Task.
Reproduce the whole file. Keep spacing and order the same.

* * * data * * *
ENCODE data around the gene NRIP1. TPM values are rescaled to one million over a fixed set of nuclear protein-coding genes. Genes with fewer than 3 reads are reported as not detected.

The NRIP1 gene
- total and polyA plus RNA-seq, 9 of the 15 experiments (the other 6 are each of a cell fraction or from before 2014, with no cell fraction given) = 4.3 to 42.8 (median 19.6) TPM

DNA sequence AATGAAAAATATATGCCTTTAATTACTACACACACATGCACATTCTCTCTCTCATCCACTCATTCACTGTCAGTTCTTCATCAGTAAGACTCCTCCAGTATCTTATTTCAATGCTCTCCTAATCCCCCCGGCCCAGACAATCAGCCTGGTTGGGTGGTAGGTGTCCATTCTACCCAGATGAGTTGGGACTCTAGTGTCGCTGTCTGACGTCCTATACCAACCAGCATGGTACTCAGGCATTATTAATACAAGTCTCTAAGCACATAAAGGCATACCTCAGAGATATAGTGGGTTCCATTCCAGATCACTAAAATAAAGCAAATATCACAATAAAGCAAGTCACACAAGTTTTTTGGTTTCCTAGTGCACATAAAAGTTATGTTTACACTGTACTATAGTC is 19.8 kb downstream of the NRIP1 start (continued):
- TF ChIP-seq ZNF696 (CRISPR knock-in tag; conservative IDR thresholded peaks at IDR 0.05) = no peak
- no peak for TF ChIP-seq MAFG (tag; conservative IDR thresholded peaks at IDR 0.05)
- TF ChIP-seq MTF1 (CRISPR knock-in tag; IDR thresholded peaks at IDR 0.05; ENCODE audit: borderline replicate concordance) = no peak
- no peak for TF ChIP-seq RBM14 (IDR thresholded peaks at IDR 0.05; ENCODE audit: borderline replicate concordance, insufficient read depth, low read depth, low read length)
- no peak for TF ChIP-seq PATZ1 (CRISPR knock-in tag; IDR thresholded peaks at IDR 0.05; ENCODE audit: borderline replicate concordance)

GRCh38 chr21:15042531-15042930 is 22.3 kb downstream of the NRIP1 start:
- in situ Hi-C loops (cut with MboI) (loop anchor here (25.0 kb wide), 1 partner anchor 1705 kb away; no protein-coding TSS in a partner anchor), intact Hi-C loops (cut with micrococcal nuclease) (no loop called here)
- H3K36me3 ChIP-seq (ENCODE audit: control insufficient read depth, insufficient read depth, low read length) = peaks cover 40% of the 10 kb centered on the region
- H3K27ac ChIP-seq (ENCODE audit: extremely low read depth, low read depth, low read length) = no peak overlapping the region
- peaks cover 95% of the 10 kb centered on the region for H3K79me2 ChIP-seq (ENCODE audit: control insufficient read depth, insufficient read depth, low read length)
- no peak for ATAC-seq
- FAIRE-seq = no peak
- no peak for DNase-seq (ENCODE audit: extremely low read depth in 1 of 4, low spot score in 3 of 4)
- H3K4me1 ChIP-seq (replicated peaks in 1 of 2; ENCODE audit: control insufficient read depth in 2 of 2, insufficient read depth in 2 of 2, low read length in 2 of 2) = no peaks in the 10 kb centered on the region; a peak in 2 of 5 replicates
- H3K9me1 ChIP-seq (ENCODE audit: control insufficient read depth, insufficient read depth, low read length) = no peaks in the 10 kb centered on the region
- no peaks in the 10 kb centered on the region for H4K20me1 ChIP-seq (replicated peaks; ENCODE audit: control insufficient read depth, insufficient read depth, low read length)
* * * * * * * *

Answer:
ENCODE data around the gene NRIP1. TPM values are rescaled to one million over a fixed set of nuclear protein-coding genes. Genes with fewer than 3 reads are reported as not detected.

The NRIP1 gene
- total and polyA plus RNA-seq, 9 of the 15 experiments (the other 6 are each of a cell fraction or from before 2014, with no cell fraction given) = 4.3 to 42.8 (median 19.6) TPM

DNA sequence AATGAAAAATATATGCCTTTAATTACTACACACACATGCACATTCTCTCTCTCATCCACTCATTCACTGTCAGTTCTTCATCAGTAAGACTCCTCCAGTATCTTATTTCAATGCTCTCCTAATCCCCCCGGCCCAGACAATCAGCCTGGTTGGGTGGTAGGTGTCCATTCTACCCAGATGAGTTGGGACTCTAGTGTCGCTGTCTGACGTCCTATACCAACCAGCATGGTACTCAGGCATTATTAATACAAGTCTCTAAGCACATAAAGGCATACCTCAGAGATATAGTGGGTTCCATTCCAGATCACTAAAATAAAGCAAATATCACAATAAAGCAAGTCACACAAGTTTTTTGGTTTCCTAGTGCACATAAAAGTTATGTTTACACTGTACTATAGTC is 19.8 kb downstream of the NRIP1 start (continued):
- TF ChIP-seq ZNF696 (CRISPR knock-in tag; conservative IDR thresholded peaks at IDR 0.05) = no peak
- no peak for TF ChIP-seq MAFG (tag; conservative IDR thresholded peaks at IDR 0.05)
- TF ChIP-seq MTF1 (CRISPR knock-in tag; IDR thresholded peaks at IDR 0.05; ENCODE audit: borderline replicate concordance) = no peak
- no peak for TF ChIP-seq RBM14 (IDR thresholded peaks at IDR 0.05; ENCODE audit: borderline replicate concordance, insufficient read depth, low read depth, low read length)
- no peak for TF ChIP-seq PATZ1 (CRISPR knock-in tag; IDR thresholded peaks at IDR 0.05; ENCODE audit: borderline replicate concordance)

GRCh38 chr21:15042531-15042930 is 22.3 kb downstream of the NRIP1 start:
- in situ Hi-C loops (cut with MboI) (loop anchor here (25.0 kb wide), 1 partner anchor 1705 kb away; no protein-coding TSS in a partner anchor), intact Hi-C loops (cut with micrococcal nuclease) (no loop called here)
- H3K36me3 ChIP-seq (ENCODE audit: control insufficient read depth, insufficient read depth, low read length) = peaks cover 40% of the 10 kb centered on the region
- H3K27ac ChIP-seq (ENCODE audit: extremely low read depth, low read depth, low read length) = no peak overlapping the region
- peaks cover 95% of the 10 kb centered on the region for H3K79me2 ChIP-seq (ENCODE audit: control insufficient read depth, insufficient read depth, low read length)
- no peak for ATAC-seq
- FAIRE-seq = no peak
- no peak for DNase-seq (ENCODE audit: extremely low read depth in 1 of 4, low spot score in 3 of 4)
- H3K4me1 ChIP-seq (replicated peaks in 1 of 2; ENCODE audit: control insufficient read depth in 2 of 2, insufficient read depth in 2 of 2, low read length in 2 of 2) = no peaks in the 10 kb centered on the region; a peak in 2 of 5 replicates
- H3K9me1 ChIP-seq (ENCODE audit: control insufficient read depth, insufficient read depth, low read length) = no peaks in the 10 kb centered on the region
- no peaks in the 10 kb centered on the region for H4K20me1 ChIP-seq (replicated peaks; ENCODE audit: control insufficient read depth, insufficient read depth, low read length)